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I have been using Tomcat for a while. But I have never get myself fully educated about how it actually works, especially thread pooling and JDBC connection pooling.

Take a standard Spring web app (with c3p0 connection pool) for example. My questions are

  1. When TC starts up, does it create N threads, each with an applicationContext?

  2. If so, does it mean each thread will have its own list of bean instances created?

  3. One of the bean definition is

<bean id="dataSource" class = "com.mchange.v2.c3p0.ComboPooledDataSource" destroy-method="close">
  <property name="driverClass" value="${db.driverClassName}"/>
  <property name="jdbcUrl" value="${db.url}"/>
  <property name="user" value="${db.username}"/>
  <property name="password" value="${db.password}"/>
  <property name="minPoolSize" value="5" />
</bean>

This will create 5 JDBC connections when this bean is created. Does it mean we are gonna end up with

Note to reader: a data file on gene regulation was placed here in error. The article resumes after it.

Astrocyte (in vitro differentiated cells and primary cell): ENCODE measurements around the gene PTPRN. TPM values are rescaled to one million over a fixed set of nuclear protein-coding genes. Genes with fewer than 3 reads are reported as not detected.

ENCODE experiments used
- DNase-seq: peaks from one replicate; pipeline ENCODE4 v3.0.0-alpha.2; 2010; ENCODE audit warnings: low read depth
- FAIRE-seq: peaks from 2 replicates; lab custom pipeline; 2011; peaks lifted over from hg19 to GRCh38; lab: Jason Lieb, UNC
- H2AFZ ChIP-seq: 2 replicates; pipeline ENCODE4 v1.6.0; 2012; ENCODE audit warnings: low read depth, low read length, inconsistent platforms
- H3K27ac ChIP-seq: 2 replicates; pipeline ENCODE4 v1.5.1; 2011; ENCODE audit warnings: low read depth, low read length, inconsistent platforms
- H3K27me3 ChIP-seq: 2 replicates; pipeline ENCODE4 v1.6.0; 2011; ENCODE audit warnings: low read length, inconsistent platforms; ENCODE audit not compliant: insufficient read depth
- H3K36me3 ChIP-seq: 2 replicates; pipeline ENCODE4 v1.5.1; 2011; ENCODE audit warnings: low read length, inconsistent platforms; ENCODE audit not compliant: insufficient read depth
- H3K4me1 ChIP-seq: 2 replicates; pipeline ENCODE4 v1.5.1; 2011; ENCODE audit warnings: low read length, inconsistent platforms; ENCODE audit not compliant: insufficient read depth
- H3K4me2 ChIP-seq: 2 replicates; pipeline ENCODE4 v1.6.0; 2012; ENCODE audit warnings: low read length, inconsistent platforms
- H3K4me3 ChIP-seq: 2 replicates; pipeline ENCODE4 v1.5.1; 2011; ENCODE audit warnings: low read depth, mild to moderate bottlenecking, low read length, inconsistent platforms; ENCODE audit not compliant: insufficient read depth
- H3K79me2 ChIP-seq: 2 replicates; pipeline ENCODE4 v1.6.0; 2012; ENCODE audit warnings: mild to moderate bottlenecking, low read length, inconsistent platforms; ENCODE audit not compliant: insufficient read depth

5 connections x N threads = 5N connections?

This does not sound right to me. I thought the JDBC pool is shared across all threads. But apparently the JDBC pool (defined as a ComboPooledDataSource bean) is created as part of the applicationContext, right?

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1 Answer 1

up vote 2 down vote accepted

When TC starts up, does it create N threads, each with an applicationContext?

No, it creates just one context with all the beans available for each and every thread within that web application. This means Spring beans (singleton by default) need to be thread safe since they are typically accessed concurrently by several threads. That's fine because normally Spring beans are stateless and thus thread-safe by definition.

Moreover there is only one JDBC connection pool holding 5 connections. All Tomcat web threads (and others, if created) compete for these 5 connections.

Therefore your remaining questions are no longer relevant. What makes you think Spring creates contexts for every thread?

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Great. You answered my question already. I was thinking TC (not Spring per se) creates N contexts, each with a set of Spring beans (the c3p0 connection pool being one of them). Now everything makes sense: one context shared across all threads. –  scabbage Oct 5 '12 at 20:32

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